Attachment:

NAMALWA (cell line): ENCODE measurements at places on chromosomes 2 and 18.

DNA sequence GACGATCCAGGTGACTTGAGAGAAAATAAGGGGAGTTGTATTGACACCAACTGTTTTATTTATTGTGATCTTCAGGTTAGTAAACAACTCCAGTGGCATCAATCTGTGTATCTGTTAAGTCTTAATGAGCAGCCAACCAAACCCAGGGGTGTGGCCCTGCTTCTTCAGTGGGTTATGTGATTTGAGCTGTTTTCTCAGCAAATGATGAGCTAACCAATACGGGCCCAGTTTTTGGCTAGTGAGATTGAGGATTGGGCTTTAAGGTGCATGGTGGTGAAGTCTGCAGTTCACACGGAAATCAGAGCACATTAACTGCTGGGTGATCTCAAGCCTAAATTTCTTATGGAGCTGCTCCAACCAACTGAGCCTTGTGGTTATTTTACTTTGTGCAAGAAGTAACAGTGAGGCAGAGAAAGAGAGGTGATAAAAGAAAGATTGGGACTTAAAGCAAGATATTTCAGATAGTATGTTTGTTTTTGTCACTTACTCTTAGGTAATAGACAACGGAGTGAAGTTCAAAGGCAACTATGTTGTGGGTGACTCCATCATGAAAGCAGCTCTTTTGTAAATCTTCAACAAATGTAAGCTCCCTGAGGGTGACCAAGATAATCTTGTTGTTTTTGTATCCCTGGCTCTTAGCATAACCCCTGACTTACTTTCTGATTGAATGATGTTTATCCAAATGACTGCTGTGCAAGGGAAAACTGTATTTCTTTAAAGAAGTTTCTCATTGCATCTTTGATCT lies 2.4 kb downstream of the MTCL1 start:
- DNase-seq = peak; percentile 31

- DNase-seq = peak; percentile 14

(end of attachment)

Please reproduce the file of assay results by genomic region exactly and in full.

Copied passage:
NAMALWA (cell line): ENCODE measurements at places on chromosomes 2 and 18.

DNA sequence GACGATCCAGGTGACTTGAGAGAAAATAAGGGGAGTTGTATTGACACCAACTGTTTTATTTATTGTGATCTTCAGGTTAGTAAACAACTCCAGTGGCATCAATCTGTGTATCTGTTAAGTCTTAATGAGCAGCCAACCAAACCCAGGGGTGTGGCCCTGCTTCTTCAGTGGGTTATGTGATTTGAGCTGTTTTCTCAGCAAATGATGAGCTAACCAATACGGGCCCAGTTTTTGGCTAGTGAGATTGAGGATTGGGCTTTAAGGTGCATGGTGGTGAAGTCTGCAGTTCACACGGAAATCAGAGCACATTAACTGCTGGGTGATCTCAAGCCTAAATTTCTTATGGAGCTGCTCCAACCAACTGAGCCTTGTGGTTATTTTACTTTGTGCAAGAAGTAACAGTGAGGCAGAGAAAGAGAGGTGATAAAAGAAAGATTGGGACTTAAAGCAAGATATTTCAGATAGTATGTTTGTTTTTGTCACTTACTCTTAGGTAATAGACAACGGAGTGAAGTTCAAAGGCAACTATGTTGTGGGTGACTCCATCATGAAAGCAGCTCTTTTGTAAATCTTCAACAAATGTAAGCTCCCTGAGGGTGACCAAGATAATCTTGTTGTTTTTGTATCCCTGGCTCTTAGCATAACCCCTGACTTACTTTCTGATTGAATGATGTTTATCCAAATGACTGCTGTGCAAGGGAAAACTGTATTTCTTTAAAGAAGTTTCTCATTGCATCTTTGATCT lies 2.4 kb downstream of the MTCL1 start:
- DNase-seq = peak; percentile 31

- DNase-seq = peak; percentile 14